The opinion of the court was delivered by: Martin C. Ashman Magistrate Judge
Before the Court is Defendant AT&T Mobility LLC's ("AT&T") Motion for Reconsideration of this Court's January 20, 2011 order. See MSTG, Inc. v. AT&T Mobility LLC, No. 08 C 7411, 2011 WL 221771 (N.D. Ill. Jan. 20, 2011). AT&T asks the Court to reconsider that portion of its order denying AT&T's motion to compel Plaintiff MSTG, Inc. ("MSTG") to produce documents reflecting communications, including settlement negotiations, it had with third-party licensees with whom it entered license agreements concerning the patents at issue in this case.*fn1 Based on a careful review of the parties' briefs, the Court finds that AT&T's motion should be granted.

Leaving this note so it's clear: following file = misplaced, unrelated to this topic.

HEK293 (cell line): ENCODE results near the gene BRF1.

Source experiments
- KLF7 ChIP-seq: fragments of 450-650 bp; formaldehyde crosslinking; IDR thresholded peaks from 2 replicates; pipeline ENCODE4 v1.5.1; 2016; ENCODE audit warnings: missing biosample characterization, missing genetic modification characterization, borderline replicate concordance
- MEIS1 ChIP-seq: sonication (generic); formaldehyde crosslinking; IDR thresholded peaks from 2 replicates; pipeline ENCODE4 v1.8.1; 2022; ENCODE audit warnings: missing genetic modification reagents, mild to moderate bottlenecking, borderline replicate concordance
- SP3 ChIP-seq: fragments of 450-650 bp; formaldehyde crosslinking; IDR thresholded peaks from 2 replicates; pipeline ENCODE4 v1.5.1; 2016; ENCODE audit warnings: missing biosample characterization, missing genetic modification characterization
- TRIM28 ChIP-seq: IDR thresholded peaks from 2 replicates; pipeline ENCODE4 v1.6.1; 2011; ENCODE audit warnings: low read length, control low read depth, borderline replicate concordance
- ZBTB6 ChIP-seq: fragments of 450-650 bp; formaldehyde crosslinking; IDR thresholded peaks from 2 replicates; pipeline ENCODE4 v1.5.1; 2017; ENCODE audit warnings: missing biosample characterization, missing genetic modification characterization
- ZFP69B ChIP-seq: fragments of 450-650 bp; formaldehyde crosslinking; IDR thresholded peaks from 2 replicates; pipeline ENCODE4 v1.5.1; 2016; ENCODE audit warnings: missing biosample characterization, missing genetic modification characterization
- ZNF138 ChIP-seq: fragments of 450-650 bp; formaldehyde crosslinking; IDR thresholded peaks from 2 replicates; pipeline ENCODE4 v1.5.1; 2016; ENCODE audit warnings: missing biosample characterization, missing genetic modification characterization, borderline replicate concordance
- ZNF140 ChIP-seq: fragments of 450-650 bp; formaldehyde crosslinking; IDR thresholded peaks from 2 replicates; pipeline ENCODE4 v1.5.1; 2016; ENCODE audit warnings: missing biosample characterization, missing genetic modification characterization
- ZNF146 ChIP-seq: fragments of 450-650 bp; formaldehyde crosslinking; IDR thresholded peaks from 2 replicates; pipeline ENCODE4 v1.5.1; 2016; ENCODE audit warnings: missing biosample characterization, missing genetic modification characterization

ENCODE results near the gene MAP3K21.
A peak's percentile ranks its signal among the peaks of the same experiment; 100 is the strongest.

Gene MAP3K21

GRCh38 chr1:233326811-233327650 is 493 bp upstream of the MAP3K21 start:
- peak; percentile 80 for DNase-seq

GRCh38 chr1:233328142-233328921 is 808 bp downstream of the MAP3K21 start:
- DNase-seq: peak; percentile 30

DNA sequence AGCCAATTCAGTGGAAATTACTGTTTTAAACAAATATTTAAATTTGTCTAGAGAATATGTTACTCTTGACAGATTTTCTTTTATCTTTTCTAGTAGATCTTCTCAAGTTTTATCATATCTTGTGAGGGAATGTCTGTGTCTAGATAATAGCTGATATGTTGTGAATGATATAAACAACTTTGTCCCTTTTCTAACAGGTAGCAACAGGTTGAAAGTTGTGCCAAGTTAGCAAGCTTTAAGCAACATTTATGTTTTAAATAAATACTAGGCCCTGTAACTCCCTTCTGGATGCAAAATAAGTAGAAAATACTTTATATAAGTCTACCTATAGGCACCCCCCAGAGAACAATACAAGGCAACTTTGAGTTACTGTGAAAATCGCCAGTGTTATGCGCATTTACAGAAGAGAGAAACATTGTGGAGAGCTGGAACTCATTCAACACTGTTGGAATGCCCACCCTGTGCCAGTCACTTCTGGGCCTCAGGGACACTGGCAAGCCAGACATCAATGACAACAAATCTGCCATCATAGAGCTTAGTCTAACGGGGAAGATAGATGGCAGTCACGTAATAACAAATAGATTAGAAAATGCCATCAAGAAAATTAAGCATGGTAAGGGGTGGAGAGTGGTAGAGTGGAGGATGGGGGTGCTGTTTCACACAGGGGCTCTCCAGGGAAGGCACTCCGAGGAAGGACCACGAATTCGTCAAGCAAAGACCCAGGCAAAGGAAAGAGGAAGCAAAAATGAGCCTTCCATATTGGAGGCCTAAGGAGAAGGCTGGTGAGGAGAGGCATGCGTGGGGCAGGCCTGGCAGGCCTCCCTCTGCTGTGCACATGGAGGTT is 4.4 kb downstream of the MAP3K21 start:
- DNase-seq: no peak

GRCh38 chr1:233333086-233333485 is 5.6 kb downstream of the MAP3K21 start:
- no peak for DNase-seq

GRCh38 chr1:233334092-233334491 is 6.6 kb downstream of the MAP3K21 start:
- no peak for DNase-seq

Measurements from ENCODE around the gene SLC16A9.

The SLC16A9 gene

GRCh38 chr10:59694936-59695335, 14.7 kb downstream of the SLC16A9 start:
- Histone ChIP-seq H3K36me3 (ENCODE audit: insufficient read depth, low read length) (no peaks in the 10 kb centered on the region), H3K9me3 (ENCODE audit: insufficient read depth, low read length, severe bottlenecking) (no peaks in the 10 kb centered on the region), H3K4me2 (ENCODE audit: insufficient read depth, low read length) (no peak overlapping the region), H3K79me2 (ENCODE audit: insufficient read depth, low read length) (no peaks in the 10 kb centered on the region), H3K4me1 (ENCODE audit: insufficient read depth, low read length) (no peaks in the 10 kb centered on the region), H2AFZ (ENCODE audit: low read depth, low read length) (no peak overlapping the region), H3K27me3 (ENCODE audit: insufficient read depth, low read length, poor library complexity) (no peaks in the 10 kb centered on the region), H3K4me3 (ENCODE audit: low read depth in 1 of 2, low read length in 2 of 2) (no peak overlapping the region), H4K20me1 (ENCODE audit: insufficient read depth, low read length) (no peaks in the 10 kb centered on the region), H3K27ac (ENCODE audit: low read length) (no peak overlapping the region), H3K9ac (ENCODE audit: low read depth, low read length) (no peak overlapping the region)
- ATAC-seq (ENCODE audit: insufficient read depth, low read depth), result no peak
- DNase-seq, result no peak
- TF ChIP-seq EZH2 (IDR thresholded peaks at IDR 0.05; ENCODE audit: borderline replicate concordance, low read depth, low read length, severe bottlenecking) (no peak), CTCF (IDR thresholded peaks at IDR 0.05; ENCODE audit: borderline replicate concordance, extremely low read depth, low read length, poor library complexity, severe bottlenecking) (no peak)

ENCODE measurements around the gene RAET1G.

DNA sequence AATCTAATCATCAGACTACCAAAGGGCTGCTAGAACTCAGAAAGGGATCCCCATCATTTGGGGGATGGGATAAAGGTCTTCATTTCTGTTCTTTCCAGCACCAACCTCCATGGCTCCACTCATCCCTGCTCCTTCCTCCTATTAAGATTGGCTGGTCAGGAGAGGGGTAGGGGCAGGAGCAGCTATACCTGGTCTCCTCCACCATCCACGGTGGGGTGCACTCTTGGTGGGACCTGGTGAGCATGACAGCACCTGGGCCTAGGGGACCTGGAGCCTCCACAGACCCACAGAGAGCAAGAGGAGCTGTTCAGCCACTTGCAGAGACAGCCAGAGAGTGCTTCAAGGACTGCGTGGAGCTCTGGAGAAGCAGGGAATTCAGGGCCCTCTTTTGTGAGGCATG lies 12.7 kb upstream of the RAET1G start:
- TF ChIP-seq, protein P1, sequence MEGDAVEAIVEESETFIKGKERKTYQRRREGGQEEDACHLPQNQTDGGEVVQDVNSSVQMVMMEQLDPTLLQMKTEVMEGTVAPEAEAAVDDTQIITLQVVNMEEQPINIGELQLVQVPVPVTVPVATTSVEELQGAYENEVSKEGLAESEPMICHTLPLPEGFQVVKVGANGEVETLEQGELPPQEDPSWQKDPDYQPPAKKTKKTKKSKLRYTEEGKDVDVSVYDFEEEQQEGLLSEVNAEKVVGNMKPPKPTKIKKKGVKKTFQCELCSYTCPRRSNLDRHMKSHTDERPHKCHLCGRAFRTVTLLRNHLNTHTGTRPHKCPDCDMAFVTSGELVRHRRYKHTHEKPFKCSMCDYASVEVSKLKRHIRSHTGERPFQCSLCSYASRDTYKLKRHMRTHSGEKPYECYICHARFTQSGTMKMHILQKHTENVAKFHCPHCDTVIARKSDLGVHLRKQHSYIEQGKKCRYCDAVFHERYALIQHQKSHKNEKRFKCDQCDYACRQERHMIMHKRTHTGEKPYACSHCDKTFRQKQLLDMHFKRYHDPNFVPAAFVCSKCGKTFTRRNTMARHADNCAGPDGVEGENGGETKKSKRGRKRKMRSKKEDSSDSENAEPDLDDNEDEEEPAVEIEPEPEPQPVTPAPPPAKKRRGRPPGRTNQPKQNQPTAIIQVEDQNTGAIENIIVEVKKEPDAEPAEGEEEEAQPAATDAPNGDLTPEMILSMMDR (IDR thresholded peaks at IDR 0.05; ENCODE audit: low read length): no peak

A motion for reconsideration is narrowly designed "to correct manifest errors of law or fact or to present newly discovered evidence." Publishers Resource, Inc. v. Walker-Davis Publications, Inc., 762 F.2d 557, 561 (7th Cir. 1985). AT&T contends that is the case here because a report by MSTG's damages expert, Frank Bernatowicz, became available after the parties submitted their original briefs. MSTG claims that AT&T received the report on January 10, 2011, ten days before the Court's order was issued, and that it should have filed a supplemental brief based on the expert report instead of waiting to file the instant motion. Although supplemental briefing would have been more economical for the parties and the Court, the time period between AT&T's receipt of the report and the Court's order was not unduly lengthy. In light of the importance of the expert report, the Court accepts it as new evidence that warrants the filing of a motion for reconsideration.